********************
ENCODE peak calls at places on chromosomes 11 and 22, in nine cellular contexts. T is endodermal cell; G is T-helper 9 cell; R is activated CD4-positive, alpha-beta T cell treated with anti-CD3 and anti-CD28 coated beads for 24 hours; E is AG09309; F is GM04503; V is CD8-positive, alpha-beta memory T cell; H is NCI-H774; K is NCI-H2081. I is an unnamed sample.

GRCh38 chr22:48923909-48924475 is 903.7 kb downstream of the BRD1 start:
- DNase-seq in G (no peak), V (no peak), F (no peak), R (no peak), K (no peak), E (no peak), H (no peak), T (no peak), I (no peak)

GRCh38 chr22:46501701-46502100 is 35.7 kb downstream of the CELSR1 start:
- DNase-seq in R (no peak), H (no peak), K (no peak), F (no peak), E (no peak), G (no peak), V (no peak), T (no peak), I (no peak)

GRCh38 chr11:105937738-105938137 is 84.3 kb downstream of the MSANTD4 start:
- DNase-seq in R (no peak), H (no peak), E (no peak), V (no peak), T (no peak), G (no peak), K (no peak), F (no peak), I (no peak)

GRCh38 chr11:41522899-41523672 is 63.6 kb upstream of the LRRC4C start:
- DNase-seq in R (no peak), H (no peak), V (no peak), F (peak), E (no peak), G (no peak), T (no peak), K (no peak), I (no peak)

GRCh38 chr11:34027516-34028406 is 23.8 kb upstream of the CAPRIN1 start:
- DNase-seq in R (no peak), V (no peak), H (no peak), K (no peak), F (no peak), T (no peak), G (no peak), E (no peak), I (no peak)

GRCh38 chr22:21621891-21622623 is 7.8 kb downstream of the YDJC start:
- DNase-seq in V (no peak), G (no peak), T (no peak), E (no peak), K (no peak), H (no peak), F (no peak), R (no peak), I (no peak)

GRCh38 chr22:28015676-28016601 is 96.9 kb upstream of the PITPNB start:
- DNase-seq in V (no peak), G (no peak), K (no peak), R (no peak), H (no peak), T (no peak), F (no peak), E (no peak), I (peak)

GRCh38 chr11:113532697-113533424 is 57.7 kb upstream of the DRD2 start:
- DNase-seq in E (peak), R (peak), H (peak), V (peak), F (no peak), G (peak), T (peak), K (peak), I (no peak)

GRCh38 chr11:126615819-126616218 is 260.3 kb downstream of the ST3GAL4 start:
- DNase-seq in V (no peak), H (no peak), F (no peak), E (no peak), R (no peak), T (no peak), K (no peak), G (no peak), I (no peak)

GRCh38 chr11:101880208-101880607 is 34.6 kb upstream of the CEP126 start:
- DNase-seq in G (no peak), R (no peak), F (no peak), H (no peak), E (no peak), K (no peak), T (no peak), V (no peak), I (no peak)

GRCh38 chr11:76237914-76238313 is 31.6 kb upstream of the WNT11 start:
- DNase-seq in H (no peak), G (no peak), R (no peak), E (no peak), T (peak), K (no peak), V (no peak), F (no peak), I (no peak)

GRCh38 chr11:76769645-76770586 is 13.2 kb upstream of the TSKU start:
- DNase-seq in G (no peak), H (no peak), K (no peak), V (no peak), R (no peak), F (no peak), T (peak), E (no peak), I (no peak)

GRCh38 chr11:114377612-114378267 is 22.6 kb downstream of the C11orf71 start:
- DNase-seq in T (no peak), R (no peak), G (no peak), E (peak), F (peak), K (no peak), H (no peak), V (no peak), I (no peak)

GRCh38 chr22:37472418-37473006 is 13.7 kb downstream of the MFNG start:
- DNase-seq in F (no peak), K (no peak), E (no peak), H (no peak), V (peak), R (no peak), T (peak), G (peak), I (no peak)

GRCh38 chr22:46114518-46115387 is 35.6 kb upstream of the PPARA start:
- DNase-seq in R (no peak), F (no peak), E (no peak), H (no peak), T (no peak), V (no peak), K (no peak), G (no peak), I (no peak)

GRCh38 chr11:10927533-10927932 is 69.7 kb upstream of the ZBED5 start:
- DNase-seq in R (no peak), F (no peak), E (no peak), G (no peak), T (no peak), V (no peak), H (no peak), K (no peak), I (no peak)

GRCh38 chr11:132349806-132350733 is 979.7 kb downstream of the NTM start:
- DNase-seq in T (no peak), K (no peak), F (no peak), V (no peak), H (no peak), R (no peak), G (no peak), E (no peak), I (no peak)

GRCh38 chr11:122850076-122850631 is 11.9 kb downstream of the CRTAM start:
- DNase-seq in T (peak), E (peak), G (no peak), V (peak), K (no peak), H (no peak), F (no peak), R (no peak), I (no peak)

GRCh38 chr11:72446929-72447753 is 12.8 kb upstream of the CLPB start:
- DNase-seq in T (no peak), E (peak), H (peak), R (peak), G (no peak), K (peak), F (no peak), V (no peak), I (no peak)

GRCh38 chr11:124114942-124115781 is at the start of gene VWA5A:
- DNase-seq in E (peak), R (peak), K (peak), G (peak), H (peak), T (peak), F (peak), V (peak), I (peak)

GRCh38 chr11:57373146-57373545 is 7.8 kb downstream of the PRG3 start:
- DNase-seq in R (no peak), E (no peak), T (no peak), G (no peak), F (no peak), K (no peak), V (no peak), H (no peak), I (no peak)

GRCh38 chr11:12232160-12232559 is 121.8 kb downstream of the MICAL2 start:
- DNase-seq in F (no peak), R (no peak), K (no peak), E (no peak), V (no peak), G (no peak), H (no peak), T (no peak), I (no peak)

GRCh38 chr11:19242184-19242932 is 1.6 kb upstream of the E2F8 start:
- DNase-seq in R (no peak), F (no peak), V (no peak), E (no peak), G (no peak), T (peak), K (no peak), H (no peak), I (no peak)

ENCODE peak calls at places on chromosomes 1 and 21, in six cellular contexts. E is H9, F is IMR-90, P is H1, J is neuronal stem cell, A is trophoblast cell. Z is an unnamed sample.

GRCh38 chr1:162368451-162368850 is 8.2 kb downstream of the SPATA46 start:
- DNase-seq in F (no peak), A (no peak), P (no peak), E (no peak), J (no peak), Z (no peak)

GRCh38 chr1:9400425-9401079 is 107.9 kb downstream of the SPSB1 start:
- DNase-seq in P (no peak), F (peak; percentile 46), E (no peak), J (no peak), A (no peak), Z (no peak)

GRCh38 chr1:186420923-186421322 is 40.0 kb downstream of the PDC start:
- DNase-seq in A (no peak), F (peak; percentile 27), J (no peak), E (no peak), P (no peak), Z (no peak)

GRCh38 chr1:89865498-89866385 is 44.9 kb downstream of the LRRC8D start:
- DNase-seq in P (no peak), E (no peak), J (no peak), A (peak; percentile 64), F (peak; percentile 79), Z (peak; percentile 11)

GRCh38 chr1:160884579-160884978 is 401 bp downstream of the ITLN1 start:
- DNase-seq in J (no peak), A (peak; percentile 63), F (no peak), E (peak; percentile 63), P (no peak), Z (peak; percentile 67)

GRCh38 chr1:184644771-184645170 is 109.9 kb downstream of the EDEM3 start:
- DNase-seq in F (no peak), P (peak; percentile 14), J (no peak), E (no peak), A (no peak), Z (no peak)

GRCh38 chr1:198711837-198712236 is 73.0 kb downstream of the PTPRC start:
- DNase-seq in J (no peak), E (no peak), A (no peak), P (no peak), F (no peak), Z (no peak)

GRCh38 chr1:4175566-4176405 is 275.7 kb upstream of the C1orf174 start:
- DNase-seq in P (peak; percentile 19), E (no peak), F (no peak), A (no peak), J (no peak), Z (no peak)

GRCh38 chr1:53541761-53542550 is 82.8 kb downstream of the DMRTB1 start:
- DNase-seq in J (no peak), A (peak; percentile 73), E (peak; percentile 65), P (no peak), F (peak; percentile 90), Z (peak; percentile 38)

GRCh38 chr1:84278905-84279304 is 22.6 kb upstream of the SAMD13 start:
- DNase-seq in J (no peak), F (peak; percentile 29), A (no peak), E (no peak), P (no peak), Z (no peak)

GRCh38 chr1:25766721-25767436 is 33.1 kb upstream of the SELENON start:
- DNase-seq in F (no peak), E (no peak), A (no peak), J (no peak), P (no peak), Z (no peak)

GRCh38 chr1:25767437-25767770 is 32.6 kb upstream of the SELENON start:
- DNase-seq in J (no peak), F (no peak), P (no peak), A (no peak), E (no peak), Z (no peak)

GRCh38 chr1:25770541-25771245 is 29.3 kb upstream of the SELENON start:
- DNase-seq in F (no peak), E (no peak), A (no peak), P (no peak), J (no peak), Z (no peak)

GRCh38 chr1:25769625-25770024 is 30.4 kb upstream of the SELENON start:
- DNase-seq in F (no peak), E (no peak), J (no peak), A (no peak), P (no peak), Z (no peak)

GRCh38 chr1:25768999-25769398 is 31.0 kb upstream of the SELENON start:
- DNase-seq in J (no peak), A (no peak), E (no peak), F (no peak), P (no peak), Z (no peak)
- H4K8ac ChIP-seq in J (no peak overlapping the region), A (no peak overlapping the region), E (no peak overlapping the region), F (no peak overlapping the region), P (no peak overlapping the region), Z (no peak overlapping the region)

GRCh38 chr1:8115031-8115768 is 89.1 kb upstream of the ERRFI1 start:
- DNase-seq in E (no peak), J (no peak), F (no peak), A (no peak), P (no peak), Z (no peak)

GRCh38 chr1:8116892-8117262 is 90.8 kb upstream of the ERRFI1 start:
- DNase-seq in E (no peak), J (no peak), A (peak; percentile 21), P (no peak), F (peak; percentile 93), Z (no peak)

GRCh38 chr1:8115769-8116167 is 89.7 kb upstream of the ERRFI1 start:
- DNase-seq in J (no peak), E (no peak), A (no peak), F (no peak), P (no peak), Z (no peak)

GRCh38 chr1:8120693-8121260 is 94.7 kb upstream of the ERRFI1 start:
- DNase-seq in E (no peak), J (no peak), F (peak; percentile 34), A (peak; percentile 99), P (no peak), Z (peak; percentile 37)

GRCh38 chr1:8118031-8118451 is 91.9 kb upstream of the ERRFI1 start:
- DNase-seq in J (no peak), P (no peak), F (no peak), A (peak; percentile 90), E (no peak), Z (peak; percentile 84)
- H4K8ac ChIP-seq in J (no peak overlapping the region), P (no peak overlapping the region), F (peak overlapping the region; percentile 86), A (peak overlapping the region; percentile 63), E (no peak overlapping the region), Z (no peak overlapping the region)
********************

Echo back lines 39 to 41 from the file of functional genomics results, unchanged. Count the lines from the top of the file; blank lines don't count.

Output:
- DNase-seq in T (no peak), E (peak), H (peak), R (peak), G (no peak), K (peak), F (no peak), V (no peak), I (no peak)

GRCh38 chr11:124114942-124115781 is at the start of gene VWA5A:
- DNase-seq in E (peak), R (peak), K (peak), G (peak), H (peak), T (peak), F (peak), V (peak), I (peak)